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It’s his job to placate an invisible powerbroker in New York, manage the direction of his many productions, and at the same time hide the peccadillos of his wayward stars (DeeAnn Moran – Scarlett Johansson as America’s virgin and an Esther Williams type – is pregnant; Gloria DeLamour –Natasha Bassett- is about to be raided for doing a nudie shoot, and his big ticket star, Baird Whitlock – George Clooney – who may be a Rock Hudson-esque closet queen, has gone missing, maybe on a bender). It’s all crippling him with guilt. His mandate of maintaining appearances at all costs comes down to his own small peccadillo of smoking behind his wife’s back. In the world of Tinseltown tales, image is all.

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We see peeks into Eddie’s multiple simultaneous productions, all of which are spot-on perfect: DeeAnn Moran is the mermaid-tailed centre-piece of one of those synchronised swimming extravaganzas…except her bulging stomach is beginning to prove troublesome (Mannix must dream up a plausible story to account for the arrival of her child: adoption? marriage to someone the public will approve of? No one mentions abortion, which, duh, you’d think would be obvious);

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Burt Gurney – Channing Tatum – is a brilliant singing, dancing sailor who hoofs it in a dreamy routine straight out of South Pacific (except that he’s part of a new group of Hollywood communists…more trouble for Eddie);

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Hobie Doyle (Alden Ehrenreich from Blue Jasmine) is a Ricky Nelson type crooner who the studios want to cast against type as an urbane sophisticate; and Baird (all looks and no brain) is the heroic star of the eponymous Hail Caesar!, a The Robe/The Greatest Story Ever Told type production with a cast of thousands. But he’s kidnapped by a group of communist writers who call themselves The Future.

And thereby hangs a tale.

Poor Eddie, he’s up against the past, with the warring gossip columnist twins (Tilda Swinton and Tilda Swinton) digging up the dirt on Baird, and now also up against the future (the advent of TV, the collapse of the Hollywood Studio system, his own job security, and of course this shadowy group of recognition seeking, equality demanding pre-Blacklist commie writers). Lockheed is courting him and offering him a better image of the future…one that’s secure. It’s an ‘out’, and it’s awfully tempting. Will he be tempted?

And amidst all this happy mayhem, there are some outlandishly funny moments (in particular an hysterical attempt by snooty Brit director Lawrence Lorenz – a pitch perfect Ralph Fiennes – to coach simpleton Hobie Doyle into appearing sophisticated and articulating his words with that peculiarly fake semi British accent that represented Hollywood classiness back in the 50’s).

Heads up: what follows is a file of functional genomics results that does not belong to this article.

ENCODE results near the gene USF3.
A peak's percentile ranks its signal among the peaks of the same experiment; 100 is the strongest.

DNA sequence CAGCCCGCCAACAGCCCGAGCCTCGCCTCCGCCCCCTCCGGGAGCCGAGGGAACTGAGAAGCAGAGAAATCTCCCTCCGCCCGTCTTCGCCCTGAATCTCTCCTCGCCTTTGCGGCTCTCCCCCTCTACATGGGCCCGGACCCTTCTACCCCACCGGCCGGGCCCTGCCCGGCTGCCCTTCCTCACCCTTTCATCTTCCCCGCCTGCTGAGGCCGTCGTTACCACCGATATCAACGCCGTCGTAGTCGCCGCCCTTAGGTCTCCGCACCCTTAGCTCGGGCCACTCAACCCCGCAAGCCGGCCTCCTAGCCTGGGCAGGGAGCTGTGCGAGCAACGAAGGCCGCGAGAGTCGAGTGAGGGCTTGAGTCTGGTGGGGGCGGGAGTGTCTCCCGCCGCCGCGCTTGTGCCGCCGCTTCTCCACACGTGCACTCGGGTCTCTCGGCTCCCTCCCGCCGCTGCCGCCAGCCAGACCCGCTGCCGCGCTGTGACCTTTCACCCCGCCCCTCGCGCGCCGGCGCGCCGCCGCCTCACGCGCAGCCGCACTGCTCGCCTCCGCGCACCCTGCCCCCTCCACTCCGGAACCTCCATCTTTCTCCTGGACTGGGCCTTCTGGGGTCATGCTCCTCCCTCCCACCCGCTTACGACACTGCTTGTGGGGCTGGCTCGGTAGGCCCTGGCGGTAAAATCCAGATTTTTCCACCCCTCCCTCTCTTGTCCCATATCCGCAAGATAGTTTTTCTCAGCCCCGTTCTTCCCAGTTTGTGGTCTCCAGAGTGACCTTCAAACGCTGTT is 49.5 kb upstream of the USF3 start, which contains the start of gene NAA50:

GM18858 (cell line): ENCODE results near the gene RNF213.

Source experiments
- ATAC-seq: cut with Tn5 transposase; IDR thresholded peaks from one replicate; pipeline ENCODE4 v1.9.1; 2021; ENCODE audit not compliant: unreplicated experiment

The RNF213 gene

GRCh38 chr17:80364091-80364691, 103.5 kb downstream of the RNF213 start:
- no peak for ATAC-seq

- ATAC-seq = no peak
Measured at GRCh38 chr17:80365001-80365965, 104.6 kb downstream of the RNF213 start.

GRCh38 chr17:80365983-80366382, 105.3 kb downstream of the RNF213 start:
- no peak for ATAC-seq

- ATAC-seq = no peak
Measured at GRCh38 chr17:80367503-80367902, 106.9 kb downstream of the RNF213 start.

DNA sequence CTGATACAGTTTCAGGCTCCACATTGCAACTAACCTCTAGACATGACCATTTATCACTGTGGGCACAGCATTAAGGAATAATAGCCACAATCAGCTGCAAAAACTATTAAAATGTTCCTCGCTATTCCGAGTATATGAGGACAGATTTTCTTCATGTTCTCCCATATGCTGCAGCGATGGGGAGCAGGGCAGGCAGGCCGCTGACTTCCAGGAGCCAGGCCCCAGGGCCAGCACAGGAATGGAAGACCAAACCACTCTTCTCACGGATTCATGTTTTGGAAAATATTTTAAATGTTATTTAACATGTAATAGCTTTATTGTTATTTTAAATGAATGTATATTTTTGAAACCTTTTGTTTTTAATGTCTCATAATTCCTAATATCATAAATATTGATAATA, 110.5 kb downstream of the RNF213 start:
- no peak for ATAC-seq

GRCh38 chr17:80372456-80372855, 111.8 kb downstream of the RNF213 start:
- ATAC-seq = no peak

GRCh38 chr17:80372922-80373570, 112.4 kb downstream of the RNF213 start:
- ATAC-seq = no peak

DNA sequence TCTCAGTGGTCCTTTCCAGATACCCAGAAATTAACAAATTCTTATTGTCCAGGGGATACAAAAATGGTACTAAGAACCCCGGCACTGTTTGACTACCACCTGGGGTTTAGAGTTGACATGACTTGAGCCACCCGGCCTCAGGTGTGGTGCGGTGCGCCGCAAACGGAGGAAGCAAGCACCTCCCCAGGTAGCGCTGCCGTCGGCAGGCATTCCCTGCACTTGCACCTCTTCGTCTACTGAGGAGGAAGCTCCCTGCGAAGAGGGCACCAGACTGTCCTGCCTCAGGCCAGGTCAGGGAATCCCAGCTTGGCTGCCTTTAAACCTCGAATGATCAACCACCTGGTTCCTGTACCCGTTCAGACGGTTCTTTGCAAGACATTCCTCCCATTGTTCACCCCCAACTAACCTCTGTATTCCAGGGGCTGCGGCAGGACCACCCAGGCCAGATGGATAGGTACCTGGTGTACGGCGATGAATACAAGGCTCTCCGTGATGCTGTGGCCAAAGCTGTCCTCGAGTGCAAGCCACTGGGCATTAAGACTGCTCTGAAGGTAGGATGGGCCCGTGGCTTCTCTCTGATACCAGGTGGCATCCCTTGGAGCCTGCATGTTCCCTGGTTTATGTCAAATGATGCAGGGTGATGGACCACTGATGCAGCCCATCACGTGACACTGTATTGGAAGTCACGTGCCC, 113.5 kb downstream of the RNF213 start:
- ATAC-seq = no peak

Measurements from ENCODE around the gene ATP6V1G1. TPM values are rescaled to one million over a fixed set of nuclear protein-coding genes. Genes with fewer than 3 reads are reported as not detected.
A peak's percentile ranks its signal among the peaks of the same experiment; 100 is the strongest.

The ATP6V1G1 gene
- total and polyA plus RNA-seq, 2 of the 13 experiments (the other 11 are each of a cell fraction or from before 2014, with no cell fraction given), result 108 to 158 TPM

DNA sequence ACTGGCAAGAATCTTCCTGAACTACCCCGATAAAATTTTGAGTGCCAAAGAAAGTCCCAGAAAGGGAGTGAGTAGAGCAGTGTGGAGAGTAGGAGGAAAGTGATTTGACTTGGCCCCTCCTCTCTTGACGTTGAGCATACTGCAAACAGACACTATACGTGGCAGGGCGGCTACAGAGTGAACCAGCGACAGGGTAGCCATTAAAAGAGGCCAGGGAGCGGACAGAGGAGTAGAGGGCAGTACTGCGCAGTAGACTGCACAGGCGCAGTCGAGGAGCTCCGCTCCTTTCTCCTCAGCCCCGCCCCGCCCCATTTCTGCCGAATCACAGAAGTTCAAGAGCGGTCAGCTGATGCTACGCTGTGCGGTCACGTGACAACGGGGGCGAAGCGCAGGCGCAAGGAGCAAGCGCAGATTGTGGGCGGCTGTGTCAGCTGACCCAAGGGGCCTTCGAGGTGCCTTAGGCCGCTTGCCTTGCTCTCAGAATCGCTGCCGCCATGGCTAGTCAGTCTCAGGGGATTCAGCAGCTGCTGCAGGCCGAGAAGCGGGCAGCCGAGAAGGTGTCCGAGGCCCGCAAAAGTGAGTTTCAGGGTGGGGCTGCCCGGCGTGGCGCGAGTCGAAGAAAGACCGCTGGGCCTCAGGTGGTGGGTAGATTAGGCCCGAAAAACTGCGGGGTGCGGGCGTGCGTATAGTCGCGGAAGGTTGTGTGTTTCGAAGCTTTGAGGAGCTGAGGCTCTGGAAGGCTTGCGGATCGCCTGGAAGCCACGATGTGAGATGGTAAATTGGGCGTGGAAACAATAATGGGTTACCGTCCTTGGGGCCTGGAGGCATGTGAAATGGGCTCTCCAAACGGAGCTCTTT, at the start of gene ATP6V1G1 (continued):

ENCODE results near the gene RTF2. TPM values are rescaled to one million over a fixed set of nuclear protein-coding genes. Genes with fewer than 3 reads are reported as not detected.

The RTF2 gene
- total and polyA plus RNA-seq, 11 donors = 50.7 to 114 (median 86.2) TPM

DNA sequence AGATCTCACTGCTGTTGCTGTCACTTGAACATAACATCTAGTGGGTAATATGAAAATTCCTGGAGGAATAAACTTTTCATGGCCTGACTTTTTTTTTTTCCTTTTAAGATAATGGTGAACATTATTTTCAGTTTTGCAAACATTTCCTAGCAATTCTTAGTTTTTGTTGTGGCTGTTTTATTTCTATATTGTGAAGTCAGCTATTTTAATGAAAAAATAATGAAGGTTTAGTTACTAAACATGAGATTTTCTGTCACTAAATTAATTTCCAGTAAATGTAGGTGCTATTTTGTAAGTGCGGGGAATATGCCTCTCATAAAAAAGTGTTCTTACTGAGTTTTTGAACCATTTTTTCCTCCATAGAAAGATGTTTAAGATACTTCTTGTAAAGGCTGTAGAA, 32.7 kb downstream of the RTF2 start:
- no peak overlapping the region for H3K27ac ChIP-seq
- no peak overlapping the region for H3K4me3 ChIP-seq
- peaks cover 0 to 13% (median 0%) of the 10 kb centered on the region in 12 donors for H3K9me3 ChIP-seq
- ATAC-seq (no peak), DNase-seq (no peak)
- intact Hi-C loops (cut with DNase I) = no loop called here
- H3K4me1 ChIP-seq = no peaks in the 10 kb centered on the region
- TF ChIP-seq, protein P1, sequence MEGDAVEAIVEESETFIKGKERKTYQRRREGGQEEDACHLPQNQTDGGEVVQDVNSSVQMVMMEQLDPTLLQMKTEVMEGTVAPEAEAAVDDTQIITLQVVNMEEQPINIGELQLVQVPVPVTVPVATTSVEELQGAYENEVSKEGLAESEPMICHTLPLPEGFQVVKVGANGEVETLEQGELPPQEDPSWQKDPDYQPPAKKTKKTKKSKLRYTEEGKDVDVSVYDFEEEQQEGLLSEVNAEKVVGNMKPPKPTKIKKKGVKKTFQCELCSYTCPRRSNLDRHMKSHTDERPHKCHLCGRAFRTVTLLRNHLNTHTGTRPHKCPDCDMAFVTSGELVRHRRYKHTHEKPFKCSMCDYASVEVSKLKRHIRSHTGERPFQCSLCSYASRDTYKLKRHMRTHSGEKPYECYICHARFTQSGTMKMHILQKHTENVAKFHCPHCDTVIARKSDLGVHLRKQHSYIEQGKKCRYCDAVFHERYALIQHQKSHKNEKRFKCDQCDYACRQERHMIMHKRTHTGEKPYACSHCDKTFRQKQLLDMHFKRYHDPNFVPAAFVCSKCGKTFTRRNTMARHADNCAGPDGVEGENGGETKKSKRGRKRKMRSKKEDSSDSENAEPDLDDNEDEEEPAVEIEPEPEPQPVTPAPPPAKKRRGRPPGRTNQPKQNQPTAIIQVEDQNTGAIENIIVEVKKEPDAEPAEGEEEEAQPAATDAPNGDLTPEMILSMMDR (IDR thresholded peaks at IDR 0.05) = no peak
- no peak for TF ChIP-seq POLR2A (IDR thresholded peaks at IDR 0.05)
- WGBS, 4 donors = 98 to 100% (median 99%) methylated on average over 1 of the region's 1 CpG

But for the large part, Hail Caesar lacks the verbal dexterity of a Woody Allen (which it tries to ape in some of the silly discussions about God and Communism), or the screwball plotting of, say a Some Like it Hot. The mish mash of a plot – more loosely connected vignettes than plot per se – never really builds to any sort of punch line and our fearless hero – George Clooney – wearing his Oh Brother Where Art Thou ‘stupid face’ is embarrassing.

George has done some marvelous work in the past: The Descendants, Up in the Air, Michael Clayton, Good Night, and Good Luck etc. But Hail Caesar! falls into his group of ‘really bad crap’: Tomorrowland: A World Beyond, The Monuments Men, Fantastic Mr. Fox, The Men Who Stare At Goats

As for the Coens, their recent creds are almost beyond reproach (Bridge of Spies, Inside Llewyn Davis, True Grit, Burn After Reading, No Country for Old Men etc). Let’s hope this is an aberration from which they can quickly recover.

At least, even during its (many) moments of humourless tedium, the look of the movie, shot be the peerless Roger Deakins (Sicario, Unbroken, Prisoners, Skyfall etc) is always engagingly watchable

 

SICARIO**** It’s a hit, man


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SICARIO WE ARE told, in this heart-stoppingly gripping movie of the same name, was the term given to the insurgents, the freedom fighters, during the Roman Empire. It’s also Mexican slang for hit-man. Alejandro (Benecio del Toro) and his boss, Matt (Josh Brolin) the titular sicarios of the movie, live in this grey world where the noble mission of halting the drug trade veers into a murky world of extra-legal collusions, assassinations and revenge.

We follow the story from the eyes of a courageous, idealistic, but naive Kate (Emily Blunt) who, angered by the bizarre and fatal turn of events on a mission she’s recently led, allows herself to volunteer for a more dangerous mission- to find a people smuggling pipeline and bring to justice the leaders.

At least that’s how she sees it.

As she slowly realizes however, this isn’t about Mexicans crossing the border, this isn’t even about justice. This is a darker mission about bringing down one of the many drug lords. Her new boss and ‘mentor’, the laconic, amoral Matt (a tough, weather-beaten Brolin) jokes that the aim of the mission is to “dramatically overreact”. And to accomplish this, Matt is armed with Alejandro, an emotionally wounded man turned attack dog, whose personal mission is one of single-minded vengeance. His is a ruthless take no prisoners approach that means nothing and no-one, not even Kate, will stand in his way.